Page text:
I respectfully disagree. The OP’s spending habits – good -or bad are not at issue here. They are not our business, they are not her employer’s business, and to imply that she is doing something wrong is making an assumption that is without foundation. The issue is that her company is obligating her to take on a significant amount of debt, with no fixed date of reimbursement, to attend a work-required function. They are deficient financing their participation in this conference on the backs of their employees. It may be common, but it is still wrong.

    7. Meg*

      It’s really not your place to judge someone else’s perceived “spending habits”. You have no idea what her spending habits even are. I have some money saved for an emergency – an unexpected trip to the hospital, my car needs major repairs, etc. It’s enough to cover those, but I can’t be spending that to front a business expense for my company. That money is specifically for emergencies and nothing else.

      1. Jamie*

        Yes – and I can’t be the only one who’s had emergencies that did not have the courtesy of waiting until the previous emergency had been paid off.

        The week when the SUV needed a $1400 repair, my daughter cracked a tooth and we needed to pay half of our costs for the crown/root canal plus deductible before they would touch her, and the water heater pooped the bed – this was the exact same week college tuition for two kids was due. That was a FUN five days!

        Rude emergencies. Things should have the decency to check whether or not it’s a good time before breaking.

        1. Alicia*

          Haha, sorry I am not laughing at the financial cluster-fudge (taking that from AAM so I don’t swear in the comments) that you described, but “rude emergencies” made me giggle.

        2. Chinook*

          I would be doubly abgry at my employer if I wsa required to pay upfront my travel costs a day or two before these emergencies took place and, as a result, I had no room on my credit card/in my emergency savings/in my secret stash behind the clock not to pay for a necessity like a car repair for a medical treatment because of my employer’s poor financial policies. If I could have dealt with those issues without my employer’s expenses, I would be seeing red or stress crying at work for not being able to make ends met.

        3. Meg*

          Ughhh emergency dental work is the WORST. I have never had a decent dental plan, and I always feel like I end up paying through the nose for whatever I’m supposed to cover.

          1. Jamie*

            We do have an allegedly good plan – but I’m always confused as to what it does and doesn’t cover…it’s 45% of XYZ and 80/20 on ABC up to $X then it’s 100% unless it’s groundhogs day or a full moon – then we can pay the deductible in marshmallow peeps.

            Health care for us is so simple – the same co-pay for every visit. Even I can understand it. As smart as I like to think I am complicated insurance plans make me whiny.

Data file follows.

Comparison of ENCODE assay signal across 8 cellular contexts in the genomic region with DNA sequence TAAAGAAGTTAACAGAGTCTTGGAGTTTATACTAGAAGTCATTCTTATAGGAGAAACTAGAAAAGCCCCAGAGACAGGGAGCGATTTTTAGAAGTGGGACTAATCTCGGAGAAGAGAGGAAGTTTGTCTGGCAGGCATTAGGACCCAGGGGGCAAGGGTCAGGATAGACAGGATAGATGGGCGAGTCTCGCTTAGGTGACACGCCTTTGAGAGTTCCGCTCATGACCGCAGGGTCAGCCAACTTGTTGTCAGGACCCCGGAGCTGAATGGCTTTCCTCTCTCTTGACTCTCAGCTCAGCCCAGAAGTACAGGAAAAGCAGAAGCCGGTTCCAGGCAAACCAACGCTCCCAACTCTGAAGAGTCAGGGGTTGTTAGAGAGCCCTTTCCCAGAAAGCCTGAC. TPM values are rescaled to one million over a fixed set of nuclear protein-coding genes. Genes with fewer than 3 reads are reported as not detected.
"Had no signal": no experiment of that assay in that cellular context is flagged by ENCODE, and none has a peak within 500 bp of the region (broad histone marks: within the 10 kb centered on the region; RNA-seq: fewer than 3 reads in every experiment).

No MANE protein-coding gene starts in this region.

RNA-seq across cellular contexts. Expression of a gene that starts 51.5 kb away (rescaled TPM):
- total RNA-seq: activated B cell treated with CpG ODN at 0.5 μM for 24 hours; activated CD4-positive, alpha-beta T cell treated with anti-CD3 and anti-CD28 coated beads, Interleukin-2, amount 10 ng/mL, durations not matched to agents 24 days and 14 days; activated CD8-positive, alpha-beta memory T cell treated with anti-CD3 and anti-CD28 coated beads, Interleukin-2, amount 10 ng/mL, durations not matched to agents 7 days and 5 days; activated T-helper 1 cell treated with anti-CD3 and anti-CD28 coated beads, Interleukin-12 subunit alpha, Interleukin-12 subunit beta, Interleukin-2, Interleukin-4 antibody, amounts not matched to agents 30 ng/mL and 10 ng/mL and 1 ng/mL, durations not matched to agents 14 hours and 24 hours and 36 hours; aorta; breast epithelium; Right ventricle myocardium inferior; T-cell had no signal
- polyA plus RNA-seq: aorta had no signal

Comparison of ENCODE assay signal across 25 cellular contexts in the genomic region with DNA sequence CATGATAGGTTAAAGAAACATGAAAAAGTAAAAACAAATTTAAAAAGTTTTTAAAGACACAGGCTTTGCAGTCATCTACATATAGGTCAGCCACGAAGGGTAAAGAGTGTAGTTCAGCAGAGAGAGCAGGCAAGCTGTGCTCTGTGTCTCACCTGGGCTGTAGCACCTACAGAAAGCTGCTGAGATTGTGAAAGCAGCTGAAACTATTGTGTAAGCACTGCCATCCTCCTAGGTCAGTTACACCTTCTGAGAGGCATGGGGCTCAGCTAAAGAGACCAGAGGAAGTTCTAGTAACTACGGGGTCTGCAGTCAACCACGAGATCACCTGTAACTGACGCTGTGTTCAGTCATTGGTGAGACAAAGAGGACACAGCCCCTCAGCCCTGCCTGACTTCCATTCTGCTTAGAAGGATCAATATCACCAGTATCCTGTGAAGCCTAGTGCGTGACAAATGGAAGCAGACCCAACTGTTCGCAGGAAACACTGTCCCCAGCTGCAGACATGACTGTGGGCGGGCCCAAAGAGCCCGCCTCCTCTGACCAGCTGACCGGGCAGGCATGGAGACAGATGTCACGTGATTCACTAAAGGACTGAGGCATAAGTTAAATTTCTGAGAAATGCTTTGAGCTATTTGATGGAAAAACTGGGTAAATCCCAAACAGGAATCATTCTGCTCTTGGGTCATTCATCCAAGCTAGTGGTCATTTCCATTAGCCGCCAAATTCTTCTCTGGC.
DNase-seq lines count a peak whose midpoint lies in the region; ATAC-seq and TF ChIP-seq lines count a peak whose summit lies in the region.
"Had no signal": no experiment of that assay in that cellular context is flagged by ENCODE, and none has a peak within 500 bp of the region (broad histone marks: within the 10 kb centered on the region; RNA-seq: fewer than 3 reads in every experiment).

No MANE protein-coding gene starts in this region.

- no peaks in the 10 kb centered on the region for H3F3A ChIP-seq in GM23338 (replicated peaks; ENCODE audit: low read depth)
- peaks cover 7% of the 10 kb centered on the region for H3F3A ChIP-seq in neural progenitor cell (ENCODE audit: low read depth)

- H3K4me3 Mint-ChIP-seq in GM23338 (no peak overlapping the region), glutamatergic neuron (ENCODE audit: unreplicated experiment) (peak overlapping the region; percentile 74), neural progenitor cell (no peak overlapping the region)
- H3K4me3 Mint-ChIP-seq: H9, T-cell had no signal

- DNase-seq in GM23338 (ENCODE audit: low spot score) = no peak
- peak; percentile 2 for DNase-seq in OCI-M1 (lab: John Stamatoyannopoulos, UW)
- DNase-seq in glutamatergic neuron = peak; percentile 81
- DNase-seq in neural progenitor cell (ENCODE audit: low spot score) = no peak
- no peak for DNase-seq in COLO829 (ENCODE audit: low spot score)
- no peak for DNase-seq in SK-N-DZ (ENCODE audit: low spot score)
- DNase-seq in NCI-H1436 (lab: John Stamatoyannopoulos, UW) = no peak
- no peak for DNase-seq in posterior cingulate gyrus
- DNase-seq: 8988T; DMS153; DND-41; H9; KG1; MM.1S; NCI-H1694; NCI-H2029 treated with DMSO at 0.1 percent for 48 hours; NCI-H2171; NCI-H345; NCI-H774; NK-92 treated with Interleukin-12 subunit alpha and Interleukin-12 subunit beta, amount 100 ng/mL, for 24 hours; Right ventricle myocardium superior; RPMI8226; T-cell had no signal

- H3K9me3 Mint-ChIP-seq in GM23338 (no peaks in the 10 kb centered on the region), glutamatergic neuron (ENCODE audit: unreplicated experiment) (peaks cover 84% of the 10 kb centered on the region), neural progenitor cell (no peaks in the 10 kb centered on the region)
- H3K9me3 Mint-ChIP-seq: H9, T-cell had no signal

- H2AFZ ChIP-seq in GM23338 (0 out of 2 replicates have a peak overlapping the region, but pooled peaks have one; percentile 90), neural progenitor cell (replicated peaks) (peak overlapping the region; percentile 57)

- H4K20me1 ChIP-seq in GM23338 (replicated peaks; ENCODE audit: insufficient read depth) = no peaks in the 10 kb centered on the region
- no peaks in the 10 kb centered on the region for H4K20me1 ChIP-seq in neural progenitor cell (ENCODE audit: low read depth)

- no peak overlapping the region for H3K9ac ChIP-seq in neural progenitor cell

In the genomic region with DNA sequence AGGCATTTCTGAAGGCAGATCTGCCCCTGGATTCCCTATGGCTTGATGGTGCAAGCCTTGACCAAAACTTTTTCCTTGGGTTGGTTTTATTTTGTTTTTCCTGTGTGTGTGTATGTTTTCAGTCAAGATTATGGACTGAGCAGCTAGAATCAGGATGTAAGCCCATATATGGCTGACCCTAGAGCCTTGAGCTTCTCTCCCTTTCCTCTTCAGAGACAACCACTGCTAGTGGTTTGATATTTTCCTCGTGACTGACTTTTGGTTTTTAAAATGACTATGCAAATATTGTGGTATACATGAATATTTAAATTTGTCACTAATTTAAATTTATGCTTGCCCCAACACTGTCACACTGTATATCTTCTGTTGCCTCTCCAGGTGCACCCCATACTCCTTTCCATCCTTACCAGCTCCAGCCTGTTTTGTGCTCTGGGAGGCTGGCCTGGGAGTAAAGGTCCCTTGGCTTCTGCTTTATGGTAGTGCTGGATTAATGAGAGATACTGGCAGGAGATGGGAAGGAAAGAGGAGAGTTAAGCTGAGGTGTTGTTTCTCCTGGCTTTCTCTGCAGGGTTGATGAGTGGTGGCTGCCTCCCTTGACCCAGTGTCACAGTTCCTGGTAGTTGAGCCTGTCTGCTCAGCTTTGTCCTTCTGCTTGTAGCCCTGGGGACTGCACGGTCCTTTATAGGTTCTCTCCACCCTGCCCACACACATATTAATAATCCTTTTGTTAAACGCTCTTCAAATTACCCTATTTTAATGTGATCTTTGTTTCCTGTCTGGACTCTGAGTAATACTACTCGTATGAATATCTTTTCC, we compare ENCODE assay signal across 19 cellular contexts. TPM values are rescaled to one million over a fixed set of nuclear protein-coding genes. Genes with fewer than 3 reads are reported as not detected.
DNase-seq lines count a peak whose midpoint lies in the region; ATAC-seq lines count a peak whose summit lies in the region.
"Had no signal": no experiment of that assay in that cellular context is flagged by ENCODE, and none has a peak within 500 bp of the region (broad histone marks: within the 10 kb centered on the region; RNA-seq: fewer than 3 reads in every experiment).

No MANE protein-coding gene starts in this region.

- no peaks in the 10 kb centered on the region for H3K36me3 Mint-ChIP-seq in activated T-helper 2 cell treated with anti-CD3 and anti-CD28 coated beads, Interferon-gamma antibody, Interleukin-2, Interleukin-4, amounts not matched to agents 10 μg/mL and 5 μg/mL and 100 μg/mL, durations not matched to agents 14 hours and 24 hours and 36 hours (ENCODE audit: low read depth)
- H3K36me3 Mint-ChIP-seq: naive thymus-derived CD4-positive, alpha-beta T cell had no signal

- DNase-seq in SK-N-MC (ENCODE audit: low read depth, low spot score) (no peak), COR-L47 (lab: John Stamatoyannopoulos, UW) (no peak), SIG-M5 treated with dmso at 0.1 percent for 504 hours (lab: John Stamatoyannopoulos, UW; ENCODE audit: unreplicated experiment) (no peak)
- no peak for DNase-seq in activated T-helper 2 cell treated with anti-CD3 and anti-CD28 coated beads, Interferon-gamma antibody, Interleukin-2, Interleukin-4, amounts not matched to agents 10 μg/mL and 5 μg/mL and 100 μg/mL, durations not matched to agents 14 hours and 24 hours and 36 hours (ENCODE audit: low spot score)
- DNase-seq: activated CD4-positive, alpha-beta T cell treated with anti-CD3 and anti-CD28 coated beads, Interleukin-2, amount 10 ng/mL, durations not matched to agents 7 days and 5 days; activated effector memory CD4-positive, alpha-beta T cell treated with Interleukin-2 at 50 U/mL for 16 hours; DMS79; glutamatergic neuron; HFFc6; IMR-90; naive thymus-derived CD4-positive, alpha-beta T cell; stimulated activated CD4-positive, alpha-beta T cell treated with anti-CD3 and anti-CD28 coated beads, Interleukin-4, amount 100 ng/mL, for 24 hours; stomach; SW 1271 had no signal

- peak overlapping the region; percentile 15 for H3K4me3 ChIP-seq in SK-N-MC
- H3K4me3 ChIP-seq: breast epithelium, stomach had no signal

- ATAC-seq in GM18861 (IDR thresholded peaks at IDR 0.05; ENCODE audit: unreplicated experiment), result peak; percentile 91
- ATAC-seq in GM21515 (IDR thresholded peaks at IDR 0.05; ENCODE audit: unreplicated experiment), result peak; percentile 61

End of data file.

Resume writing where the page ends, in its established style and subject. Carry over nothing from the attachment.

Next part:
8. Sniper*

      All I hear from everyone to my original response is excuses.

      My interpretation of the post was that the OP didn’t have two nickels to rub together and I was just being frank in that the OP may need to examine his/her spending habits so that when they need to spend $1000, they have those funds available.

      The truth may hurt, but someone has to say it, not treat it with kid gloves and excuses ;)

      1. Chinook*

        But the key is she may an extra $1,00 dollars for emergencies but, if she uses it for work, then she can no longer have any emergencies (which will guarantee they will happen).

      2. Meg*

        Awww. Are you the kind of person who says “BOOTSTRAPS!” when someone is having financial hardship? Stop picturing yourself as the “tough but fair” commenter here. Long story short, you have no right to judge her spending habits that you don’t even know anything about in the first place. Setting aside emergency money that you don’t want to spend on business expenses you shouldn’t have to cover in the first place is not an excuse. If you have never been in a position where you can’t afford $1,000, then you are very very lucky, and also in the minority.

        And yes, I’m aware my comment might be rude.

      3. RG*

        While it may be sound financial advice, it’s still not relevant to the question. Even if there was an emergency fund, the employer’s request is not an emergency (as state above by another wise poster) for which the employee should be responsible.

      4. Melissa*

        Why would you make that assumption, though? You know what they say about assumptions. There’s nothing in the OP’s post to indicate that she’s out of money, and even if she was, that’s understandable – she just changed jobs and relocated 5 hours away. Money is tight between jobs. She was very clear about the fact that she had to spend her funds on relocating and that’s why she doesn’t have the money to front her company. This just makes me think that you didn’t read the post very well.

      5. Katniss*